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Aquaculture Moratorium Bill - First Reading Notes

18 December 2001 Speech Notes

Sandra Lee -- Resource Management (Aquaculture Moratorium) Amendment Bill 2001, First Reading Notes


Mr Speaker I rise to support the Bill and would like to point out to the previous speaker that when it comes to issues such as consultation with Maori that the National Party and their track record in government demands that they do a bit of soul searching on that front.

Certainly for the Alliance, Mr Speaker, I can say that these issues have been raised in Caucus and no doubt colleagues will look very carefully at the work that's carried out by the Select Committee and undeniably there are issues that impact on iwi interests and other interests in relation to this moratorium, the propositions contained within the Bill and the significance of aquaculture as a burgeoning new form of industry.

But can I say, Mr Speaker, it's contradictory to actually have in the terrestrial environment very, very prescriptive planning through the district planning processes that see even the development of a carport on an individual property owner's section requiring compliance with side yard boundary provisions and district plans and so on and so forth whilst we blissfully ignore any kind of planned approach to what is occurring at the coastal edge not just in terms of aquaculture and its development but also other issues.

What we do know at the very least even though ignorance may be bliss is that the coastal regions and margins in New Zealand have been significantly degraded over time in our country through a range of different activities including pollution and indeed in some cases to benefit communities as a result of aquaculture activities.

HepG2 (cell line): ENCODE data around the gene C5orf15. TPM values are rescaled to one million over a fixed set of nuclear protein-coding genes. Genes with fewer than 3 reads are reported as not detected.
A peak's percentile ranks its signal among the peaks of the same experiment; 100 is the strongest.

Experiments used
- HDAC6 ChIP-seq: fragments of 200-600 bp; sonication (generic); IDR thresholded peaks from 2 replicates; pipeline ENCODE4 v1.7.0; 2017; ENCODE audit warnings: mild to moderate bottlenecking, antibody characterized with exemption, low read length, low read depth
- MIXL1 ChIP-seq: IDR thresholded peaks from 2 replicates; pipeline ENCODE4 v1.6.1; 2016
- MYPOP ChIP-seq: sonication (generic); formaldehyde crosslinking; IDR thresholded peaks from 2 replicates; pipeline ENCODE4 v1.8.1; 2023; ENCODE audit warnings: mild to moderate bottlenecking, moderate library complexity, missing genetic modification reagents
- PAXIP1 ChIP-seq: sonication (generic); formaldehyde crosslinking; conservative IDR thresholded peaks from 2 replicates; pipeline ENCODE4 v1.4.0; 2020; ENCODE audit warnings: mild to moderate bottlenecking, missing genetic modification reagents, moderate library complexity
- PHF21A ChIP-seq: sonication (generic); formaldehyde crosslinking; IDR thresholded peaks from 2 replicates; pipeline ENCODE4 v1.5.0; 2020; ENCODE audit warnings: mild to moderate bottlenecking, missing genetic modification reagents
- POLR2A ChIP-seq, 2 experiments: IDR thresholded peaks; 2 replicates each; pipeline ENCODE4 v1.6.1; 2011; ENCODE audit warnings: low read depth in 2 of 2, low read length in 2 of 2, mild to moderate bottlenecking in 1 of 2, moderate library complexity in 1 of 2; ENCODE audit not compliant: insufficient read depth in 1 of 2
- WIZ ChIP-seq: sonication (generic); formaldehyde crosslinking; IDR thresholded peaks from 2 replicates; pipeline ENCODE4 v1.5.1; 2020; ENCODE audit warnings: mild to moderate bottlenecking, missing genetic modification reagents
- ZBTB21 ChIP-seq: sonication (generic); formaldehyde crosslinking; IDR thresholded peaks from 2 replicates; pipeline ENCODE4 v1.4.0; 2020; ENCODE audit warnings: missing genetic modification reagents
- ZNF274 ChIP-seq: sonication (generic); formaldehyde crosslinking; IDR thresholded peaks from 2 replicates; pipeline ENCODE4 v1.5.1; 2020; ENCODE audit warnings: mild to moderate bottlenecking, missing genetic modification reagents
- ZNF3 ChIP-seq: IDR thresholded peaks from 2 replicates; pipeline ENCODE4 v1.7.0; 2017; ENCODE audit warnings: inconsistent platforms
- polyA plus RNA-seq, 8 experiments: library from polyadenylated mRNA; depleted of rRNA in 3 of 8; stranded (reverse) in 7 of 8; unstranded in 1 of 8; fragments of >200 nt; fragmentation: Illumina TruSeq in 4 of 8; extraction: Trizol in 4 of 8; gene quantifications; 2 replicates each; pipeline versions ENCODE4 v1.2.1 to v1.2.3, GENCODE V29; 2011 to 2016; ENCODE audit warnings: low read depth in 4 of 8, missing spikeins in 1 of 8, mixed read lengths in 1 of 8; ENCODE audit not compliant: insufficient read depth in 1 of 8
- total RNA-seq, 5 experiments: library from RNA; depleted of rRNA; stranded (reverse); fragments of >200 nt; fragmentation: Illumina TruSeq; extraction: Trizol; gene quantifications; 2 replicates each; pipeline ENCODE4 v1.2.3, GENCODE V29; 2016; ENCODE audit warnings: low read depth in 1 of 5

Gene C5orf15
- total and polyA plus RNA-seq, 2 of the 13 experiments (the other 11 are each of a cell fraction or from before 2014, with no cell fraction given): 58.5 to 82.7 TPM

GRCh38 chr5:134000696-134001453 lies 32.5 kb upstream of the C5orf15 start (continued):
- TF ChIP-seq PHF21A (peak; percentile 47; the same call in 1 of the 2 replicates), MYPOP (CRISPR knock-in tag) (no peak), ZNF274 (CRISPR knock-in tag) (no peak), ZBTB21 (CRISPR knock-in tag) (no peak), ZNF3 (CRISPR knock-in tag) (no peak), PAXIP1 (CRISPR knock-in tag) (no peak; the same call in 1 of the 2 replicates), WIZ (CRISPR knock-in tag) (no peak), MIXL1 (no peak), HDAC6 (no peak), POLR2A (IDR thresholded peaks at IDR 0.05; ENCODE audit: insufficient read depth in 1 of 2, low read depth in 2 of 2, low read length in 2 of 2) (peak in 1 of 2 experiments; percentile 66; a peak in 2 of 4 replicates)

So what this Government has done is said that we are going to support henceforth taking a more planned approach than the ad hoc approach that has existed in the past as a result of the newness of the activity in the marine environment and if the National Party have a problem with that then perhaps they should have put their hand up when we looked at the whole issue of a New Zealand biodiversity strategy which they supported as well but recognise what is occurring in the coastal marine environment, the impact on the biodiversity there and the need to take a better approach.

We have done that and the moratorium is part and parcel of that and I think undeniably there are ramifications as a result of that for those who put in applications to regional councils for consent.

But having said that, I endorse the Minister's words on the introduction of this legislation when she said there's been a gold rush in place and a gold rush is the only way that you can describe the fact that over 35,000 hectares worth of applications have been made that have not yet commenced hearings and let it also be remembered, Mr Speaker, that those applications that had already been entrain and before the Environment Court are not affected by the moratorium.

As the Minister of Local Government I want to say very clearly that this process demands that regional councils commence on a mission with a passion to ensure that the regional coastal plans do have as quickly as possible clear definition of where the communities that those regional councils are active in have a clear definition of what the community aspirations are in terms of where aquaculture might appropriately occur and where aquaculture might be precluded.